“How can we name such tall mountains after things so small as human beings. Decolonize the mind” – Winona LaDuke
Our very own Mount Rainier, which you can see from the UPS campus on a clear day, was originally named Talol meaning “mother of waters” in the Lushotseed language spoken by the Puyallup tribe. Since Ojibwe Native American environmentalist and activist Winona LaDuke spoke at the Race and Pedagogy conference last semester, her words have stayed with me as I’ve explored the Pacific Northwest’s natural environment.
Last semester I took an Intro to Backpacking course where we learned the basics of camping. We learned to cook with an MSR whisperlite stove, tie strong knots, how to use a compass, topography, and plan the logistics of a trip, wilderness ethics, but of course the most important part was simply enjoying nature in a respectful way. Outdoorsy stuff is quite new to me as someone who has spent most of her life in the city, but since hiking through the Andes on the trail to Machu Picchu last semester I haven’t been able to get enough of it. This course was a lot of fun and a good way to begin a life-time enjoyment of the outdoors.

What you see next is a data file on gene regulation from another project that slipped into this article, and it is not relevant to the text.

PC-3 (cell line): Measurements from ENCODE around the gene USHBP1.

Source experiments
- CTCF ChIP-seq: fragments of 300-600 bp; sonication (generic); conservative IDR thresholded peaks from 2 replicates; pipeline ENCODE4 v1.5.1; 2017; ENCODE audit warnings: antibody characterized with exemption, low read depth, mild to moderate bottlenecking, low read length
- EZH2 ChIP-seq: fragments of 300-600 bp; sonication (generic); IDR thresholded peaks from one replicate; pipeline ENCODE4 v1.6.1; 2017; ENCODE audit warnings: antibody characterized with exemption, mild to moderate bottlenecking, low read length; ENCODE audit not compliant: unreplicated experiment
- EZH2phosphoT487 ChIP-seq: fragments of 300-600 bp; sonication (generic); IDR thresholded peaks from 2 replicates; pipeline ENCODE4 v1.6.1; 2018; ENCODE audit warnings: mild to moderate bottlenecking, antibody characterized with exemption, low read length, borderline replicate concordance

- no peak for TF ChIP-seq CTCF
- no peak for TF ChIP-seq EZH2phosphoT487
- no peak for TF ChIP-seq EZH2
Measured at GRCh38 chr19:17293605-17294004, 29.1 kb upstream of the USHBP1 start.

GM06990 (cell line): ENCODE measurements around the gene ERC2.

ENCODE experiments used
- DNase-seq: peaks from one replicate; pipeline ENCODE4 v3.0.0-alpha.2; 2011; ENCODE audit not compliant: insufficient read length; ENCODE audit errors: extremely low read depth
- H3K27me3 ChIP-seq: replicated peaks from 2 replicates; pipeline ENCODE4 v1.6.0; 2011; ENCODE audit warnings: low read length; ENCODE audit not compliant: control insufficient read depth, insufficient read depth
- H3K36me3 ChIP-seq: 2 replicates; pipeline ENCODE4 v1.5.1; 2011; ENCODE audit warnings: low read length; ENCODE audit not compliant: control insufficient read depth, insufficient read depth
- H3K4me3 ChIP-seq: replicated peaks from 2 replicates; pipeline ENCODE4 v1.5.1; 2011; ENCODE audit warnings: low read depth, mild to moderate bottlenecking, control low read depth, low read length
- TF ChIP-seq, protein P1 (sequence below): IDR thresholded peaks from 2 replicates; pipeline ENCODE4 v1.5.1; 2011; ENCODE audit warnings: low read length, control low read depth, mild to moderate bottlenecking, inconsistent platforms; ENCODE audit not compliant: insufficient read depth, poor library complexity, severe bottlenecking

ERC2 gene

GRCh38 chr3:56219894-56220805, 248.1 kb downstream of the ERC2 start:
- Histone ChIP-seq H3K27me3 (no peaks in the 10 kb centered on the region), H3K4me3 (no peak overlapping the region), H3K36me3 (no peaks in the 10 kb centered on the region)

At Puget Sound we celebrated Earth Week just a few weeks ago. One of the events was a demonstration of how much waste our campus produces a week, which I can imagine to be A LOT. It reminded me of the Anthropocene.
I first heard about ‘the Anthropocene’ when I visited the Deutsches Museum in Munich with my good friend Joscha. It is essentially the age of humans. An new geological era marked by innovation, industrialization, and massive, irreversible, environmental destruction. The exhibition covered topics such as urbanization, human-machine interaction, and of course explored the consumption of insects as a future alternative for human nourishment. It really made an impression on me, made me more aware of the actual impact of our everyday sustainability efforts, and also just how deeply the course of humanity has left a footprint on the environment. If you have the chance to check out this exhibition I highly recommend it.